The Christian life is intertwined with social justice to a level where the two are meaningless without the other, as James says, “Show me your faith without deeds, and I will show you my faith by my deeds.” (James 2:17-18). Faith and reason compliment each other, as God has gifted a complex ability to reason and solve problems, this gift should be employed as Christians seek to think through, question and reflect on their faith (2 Tim 2:7). Reason also affects the way we understand and apply justice with a Christian perspective and the critical analysis of God’s Word, and our modern cultural context is necessary to determine what is truly right and just (2 Tim 3:16-17). These three essential elements interplay in the Christian life to emulate the life of Jesus and promote human flourishing (Volf, 2001). Because of Paul’s writing about human rights, The Early Church were counter-cultural in their approach to justice, stemming from a radical love and genuine care for all people. Notably, the Christians of Corinth saved the city from the plague in 252AD (Parrish, 2015) in a selfless act which was unheard of at the time, as the culture literally ‘avoided this like the plague’. As Christianity began to increase in popularity, the Roman emperor Constantine converted and condoned the worship of the one true God, bringing in in era which opposed infanticide, the degradation of women, gladiatorial combat, and slavery, (Parrish, 2015) transforming Roman culture, laws, social life and the Church. In the Middle Ages Christian monasteries established formal hospitals and education. Monks taught that classical philosophy and theology were able to be reconciled as well as academics and practical skills like agriculture and the arts (Parrish, 2015). This paved the way for reason and argument to be valued alongside faith and social justice. In the Reformation, education continued to be prioritised as printing was popularised and the Bible was mass produced, enabling more people access to the Word of God. Martin Luther opposed the selling of indulgences as a means of exploiting the poor and reformed the way faith, reason and justice were viewed at the time (Parrish, 2015). John Calvin believed that the Church was no longer fulfilling it’s calling from Christ – to preach the gospel, administer the sacraments, exercise church discipline, and care for the poor. So, he set about holding the government accountable to the high standards necessary to care for its poor and reforming the church to do the same (Tuininga, 2018). Christian revivals in America and England sought to build social spaces such as parks and libraries, establish universities, promote just values through literature like ‘Uncle Tom’s Cabin’ by Harriett Beecher Stowe and create a foundation for ethical politics as in the American Declaration of Independence. Howard, Fry, Fliedner, Nightingale and Cooper are among many passionate Christians who reformed prisons, healthcare and child labour laws while Wesley, Whitfield and Wilberforce were the first to regulate and then later to abolish slavery based on compassionate Christian beliefs (Parrish, 2015). More recently Missionary and Philanthropic organisations such as the Salvation Army, Barnardo’s, the Red Cross, YMCA, and CMS were formed to promote faith, reason and justice around the world. These organisations have significantly transformed cultural mindsets, poverty and the treatment of the poor, inclusion, aid, hospitality, education, medicine and cultural practises such as widow-burning and child sacrifice (Parrish, 2015). In the last century Martin Luther King Jnr campaigned for the civil rights of African American citizens through peaceful means and in Australia Frank Engel and other Christian leaders and organisations opposed assimilation and supported the rights of Indigenous people to their own culture and their traditional land (Taffe, 2014). Today the likes of Liz Bohannon, who established Sseko designs as a means of promoting opportunities for women in East Africa to end the cycle of poverty and create a more equitable society (Bohannon, 2019) and Robin Seyfert, founder of Basha which provides training, employment, children’s programs and other support to women and their families who are at risk or have been sexually exploited (Seyfert, 2019) continue the legacy left before them to live lives of faith, reason and justice. While many more examples remain, these few show the incredible dedication Christian men and women have displayed to engaging with faith, reason and justice and advocating for them to be agents of change in traditionally non-Christian or secular cultures. These examples also show the interplay between faith, reason and justice which support, influence, create and confirm one another as if they were three strands of the same cord, woven for strength and are not easily broken (Ecc 4:12).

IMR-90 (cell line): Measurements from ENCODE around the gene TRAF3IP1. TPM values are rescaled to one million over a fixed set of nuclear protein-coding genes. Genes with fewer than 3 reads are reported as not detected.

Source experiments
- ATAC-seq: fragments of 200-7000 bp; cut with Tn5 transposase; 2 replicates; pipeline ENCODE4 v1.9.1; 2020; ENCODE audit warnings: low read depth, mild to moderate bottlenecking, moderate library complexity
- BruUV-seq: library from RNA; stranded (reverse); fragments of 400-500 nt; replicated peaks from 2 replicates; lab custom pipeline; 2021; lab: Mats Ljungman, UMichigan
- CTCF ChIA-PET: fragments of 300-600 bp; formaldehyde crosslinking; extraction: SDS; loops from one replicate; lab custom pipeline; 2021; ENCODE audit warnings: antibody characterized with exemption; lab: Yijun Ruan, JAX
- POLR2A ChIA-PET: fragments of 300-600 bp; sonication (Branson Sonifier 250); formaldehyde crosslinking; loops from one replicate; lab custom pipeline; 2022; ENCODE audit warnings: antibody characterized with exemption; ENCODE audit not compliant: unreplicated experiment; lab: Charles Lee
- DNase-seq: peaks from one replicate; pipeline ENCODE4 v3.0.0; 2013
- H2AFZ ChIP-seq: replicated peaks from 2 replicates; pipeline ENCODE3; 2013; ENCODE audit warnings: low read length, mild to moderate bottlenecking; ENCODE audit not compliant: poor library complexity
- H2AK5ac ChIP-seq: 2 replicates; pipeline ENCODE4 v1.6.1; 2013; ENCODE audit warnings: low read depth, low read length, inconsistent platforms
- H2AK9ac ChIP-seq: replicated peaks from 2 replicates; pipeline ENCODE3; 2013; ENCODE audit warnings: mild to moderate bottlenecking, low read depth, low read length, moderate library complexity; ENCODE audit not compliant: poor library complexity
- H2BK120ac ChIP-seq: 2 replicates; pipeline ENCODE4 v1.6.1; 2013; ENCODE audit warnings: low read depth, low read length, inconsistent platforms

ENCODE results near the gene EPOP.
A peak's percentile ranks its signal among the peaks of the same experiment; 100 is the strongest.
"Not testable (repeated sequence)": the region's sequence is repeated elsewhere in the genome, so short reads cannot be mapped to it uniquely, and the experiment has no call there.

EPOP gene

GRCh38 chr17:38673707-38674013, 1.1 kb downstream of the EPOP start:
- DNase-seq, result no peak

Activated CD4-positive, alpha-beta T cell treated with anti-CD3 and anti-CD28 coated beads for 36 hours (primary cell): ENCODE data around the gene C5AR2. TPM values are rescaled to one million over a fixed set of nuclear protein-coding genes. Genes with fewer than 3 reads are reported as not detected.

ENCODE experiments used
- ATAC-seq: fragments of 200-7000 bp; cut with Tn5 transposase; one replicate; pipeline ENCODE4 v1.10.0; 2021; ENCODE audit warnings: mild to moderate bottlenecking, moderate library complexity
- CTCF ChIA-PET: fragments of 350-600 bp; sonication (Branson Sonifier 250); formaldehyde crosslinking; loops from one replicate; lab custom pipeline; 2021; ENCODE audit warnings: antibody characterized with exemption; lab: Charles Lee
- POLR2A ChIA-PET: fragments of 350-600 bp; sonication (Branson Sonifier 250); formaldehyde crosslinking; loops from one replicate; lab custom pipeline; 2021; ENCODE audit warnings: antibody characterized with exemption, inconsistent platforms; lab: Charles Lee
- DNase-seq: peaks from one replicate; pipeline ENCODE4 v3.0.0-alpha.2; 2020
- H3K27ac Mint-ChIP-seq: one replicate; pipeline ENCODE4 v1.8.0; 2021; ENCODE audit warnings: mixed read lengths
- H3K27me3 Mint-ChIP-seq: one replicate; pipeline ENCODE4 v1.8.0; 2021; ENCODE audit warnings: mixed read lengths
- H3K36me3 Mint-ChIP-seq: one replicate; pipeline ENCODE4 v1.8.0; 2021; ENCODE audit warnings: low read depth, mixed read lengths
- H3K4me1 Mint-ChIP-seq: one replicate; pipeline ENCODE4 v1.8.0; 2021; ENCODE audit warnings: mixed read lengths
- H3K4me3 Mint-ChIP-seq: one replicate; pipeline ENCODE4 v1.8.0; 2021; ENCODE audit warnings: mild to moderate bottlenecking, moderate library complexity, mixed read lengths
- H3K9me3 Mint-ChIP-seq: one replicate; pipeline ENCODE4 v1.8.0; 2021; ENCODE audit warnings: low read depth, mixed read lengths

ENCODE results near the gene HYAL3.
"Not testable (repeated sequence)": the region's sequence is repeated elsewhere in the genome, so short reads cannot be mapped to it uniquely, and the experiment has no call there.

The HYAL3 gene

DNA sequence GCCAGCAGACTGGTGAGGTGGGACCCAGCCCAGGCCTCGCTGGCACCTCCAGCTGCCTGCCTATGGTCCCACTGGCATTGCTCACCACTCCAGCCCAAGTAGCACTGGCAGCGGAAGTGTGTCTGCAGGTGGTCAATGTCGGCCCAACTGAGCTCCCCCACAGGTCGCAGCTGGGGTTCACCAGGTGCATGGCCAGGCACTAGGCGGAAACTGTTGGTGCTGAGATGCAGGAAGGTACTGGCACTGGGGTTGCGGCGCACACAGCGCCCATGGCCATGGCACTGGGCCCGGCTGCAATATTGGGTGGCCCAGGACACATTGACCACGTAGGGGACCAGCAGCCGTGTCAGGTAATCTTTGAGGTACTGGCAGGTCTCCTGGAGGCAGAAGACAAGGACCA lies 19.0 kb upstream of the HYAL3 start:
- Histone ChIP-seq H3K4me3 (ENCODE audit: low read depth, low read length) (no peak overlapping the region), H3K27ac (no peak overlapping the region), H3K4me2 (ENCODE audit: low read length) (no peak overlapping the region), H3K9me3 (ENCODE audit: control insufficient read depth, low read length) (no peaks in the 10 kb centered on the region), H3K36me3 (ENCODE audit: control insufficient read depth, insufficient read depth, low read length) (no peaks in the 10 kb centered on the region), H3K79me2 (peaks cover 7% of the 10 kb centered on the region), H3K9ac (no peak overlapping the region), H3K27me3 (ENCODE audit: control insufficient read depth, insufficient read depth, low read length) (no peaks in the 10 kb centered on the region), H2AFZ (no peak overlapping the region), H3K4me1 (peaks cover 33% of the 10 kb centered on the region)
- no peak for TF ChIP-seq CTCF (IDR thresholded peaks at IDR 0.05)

4. Personal Response